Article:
How did Maine do with respect to 14 Vaccine-Preventable Diseases in 2017?


* Statistics obtained from the Maine CDC and federal CDC publications, collated by Meryl Nass, MD.   I contacted the Maine CDC and was directed to online documents that had the data I was seeking. (I could not find them in searches:  the URL was dictated to me.)  Let me know if you want more detail and I will post raw documents that have rates of disease going back over decades, and other documents that have additional information on rates of vaccination for the different vaccines by year. These data put to rest claims by CDC and media that rates of vaccination are dropping; they are not dropping,  nor are rates of diseases unexpectedly rising.

Given what we know of primary and secondary vaccine failures, coupled with diseases caused by vaccine strains in certain individuals, the rates of diseases occurring in the United States are at expected levels .  It is important to scrutinize the actual data to learn what the truth is. Thanks for your interest in doing so.

The following data reveal that there is no crisis for any vaccine-preventable disease in Maine's children.  Current rates of vaccination successfully keep preventable diseases at a low and stable level.  "If it ain't broke, don't fix it." 



Pertussis

410 new cases 
6% under a year old
66% were up to date on vaccinations
83% had received at least one dose of vaccine
*  Probably no Maine deaths (about 10 pertussis deaths in USA/year)


Measles

1 imported 2017 case, no additional spread
First Maine case in 20 years
Occurred in an unvaccinated female aged 15-24
Recovered
last US child death was in 2003, in a 14 year-old male, 3 months after he received a bone marrow transplant; no source for his infection could be found


Mumps

1 case, no additional spread
Occurred in a vaccinated female aged 15-24
Recovered; "no US mumps deaths in recent years" per CDC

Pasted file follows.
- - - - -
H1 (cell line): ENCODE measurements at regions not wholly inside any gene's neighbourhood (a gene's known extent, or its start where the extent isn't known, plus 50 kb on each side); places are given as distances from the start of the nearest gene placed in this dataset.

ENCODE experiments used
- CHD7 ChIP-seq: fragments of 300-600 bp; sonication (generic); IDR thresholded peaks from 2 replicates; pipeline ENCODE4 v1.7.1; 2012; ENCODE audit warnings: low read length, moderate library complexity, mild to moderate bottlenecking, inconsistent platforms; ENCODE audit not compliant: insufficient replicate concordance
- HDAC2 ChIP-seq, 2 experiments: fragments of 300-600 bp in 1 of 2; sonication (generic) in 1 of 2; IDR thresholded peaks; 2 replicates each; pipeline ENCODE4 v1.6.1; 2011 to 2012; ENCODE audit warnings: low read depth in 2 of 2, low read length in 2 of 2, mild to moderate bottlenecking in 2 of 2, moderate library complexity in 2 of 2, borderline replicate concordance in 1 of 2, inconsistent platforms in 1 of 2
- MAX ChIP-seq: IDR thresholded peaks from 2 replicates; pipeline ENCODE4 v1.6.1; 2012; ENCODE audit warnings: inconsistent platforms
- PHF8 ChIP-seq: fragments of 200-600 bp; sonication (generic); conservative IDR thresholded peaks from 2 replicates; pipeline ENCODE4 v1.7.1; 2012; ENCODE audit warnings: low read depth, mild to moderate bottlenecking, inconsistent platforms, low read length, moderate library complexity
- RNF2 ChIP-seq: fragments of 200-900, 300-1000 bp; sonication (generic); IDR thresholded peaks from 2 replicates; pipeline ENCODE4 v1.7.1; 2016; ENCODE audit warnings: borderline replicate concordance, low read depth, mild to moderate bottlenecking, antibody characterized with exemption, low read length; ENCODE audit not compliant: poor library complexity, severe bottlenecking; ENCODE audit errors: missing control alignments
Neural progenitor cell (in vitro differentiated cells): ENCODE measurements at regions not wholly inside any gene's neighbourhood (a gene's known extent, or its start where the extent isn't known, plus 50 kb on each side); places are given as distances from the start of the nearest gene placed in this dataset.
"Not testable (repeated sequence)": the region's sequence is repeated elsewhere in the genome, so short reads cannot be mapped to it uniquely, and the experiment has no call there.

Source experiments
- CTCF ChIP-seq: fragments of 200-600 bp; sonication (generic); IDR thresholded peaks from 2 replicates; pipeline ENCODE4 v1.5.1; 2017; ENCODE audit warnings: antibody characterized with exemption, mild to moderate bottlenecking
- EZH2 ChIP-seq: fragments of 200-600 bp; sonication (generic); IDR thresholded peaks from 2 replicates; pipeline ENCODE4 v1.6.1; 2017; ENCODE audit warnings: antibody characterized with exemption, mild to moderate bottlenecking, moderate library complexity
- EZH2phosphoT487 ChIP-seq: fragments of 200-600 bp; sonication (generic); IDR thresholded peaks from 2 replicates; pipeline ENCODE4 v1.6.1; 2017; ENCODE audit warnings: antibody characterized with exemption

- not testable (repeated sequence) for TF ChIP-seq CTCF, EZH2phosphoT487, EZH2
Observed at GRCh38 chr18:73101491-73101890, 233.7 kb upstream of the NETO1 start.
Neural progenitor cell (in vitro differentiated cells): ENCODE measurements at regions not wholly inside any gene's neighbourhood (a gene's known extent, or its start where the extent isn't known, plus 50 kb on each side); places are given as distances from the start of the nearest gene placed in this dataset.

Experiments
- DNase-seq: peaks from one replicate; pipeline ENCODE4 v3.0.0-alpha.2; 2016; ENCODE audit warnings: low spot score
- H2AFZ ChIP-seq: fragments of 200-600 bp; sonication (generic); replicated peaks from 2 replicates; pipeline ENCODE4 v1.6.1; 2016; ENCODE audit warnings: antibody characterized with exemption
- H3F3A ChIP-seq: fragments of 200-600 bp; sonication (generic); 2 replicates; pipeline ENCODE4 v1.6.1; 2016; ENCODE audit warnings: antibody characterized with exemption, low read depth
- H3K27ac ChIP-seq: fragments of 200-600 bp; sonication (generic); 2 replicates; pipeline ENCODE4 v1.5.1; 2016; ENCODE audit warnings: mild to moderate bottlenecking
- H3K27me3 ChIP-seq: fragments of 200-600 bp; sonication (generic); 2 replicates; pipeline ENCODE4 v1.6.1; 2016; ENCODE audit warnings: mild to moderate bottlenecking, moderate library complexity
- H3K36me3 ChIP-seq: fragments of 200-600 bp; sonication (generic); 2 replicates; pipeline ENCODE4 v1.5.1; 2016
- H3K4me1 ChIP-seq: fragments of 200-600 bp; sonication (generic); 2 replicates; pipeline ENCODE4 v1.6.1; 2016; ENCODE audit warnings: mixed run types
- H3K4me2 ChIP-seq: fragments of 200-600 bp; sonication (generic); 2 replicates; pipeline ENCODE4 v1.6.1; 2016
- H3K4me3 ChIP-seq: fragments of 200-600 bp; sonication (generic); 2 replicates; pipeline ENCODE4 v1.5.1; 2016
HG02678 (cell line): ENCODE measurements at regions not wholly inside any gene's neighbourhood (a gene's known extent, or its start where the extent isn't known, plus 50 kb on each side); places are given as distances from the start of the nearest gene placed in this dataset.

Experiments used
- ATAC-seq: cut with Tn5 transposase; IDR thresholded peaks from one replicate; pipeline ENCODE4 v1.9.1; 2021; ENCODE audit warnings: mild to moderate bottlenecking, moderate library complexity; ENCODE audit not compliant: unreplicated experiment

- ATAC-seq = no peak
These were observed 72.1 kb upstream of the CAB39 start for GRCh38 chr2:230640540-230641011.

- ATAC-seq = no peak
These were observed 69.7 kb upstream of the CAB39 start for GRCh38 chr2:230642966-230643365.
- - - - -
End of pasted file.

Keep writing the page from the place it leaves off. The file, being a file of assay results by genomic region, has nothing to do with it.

Rubella

0 cases, and no cases since 2008


Tetanus

1 case
Occurred in an unvaccinated female aged 15-24


Varicella

198 cases
78 cases in children and 16 in people aged 15-24
70% of pediatric cases were vaccinated
No deaths (About 1 child death per year from varicella in the US)


Hepatitis A

7 new cases, average age 59
fecal-oral spread; children with access to clean water and food are rarely affected
does not become a chronic illness

Hepatitis B

77 new cases, average age 42
53% injected drugs, 33% had been incarcerated, 14% had multiple sex partners, 7% received an 'unlicensed tattoo'
1 new case, the youngest, in a person 15-24


Pneumococcal disease:  pneumonia or meningitis, untyped

141 cases, average age 62
49-65% had been vaccinated (the Maine CDC document lists both numbers)
7 cases in children and an 8th case in a person 15-24
The 3 pneumococcal vaccines cover only some serotypes


Hemophilus influenzae:  pneumonia or meningitis, untyped

5 cases in children, serotype uncertain, while the vaccine covers only serotype b


Influenza

Severe 2017-18 season, 80 plus deaths in adults
No child deaths. 
*  There have been 2 child deaths from influenza in Maine during the past ten years


Meningococcal disease, untyped

1 case
The A,C,W,Y vaccine only covers 4 of 12 serotypes


Polio

0 cases in last ten years in Maine
3 cases in the US since 2005, all due to vaccine-strain polio


Diphtheria

0 cases in last ten years

Subscribe
Notify of
guest
2 Comments
Oldest
Newest Most Voted
Inline Feedbacks
View all comments
Brian
Brian
3 years ago

Welcome Back, Meryl!

Can you please share any specific links so that we can look this data up for our states?

We've missed you 🙂

Meryl Nass, M.D.
Meryl Nass, M.D.
3 years ago

I called the offices of the Maine CDC and public health surveillance staff to get the information specific to my state. They directed me to websites where it had been posted, but which had not come up in my searches.

https://www.cdc.gov/mmwr/volumes/67/wr/pdfs/mm6741a9-H.pdf

Above is the corrected MMR (measles mumps rubella) vaccination rates for about half the states, from an initially incorrect CDC chart of October 2018. Maine's rate is about the highest of all.

Scroll to Top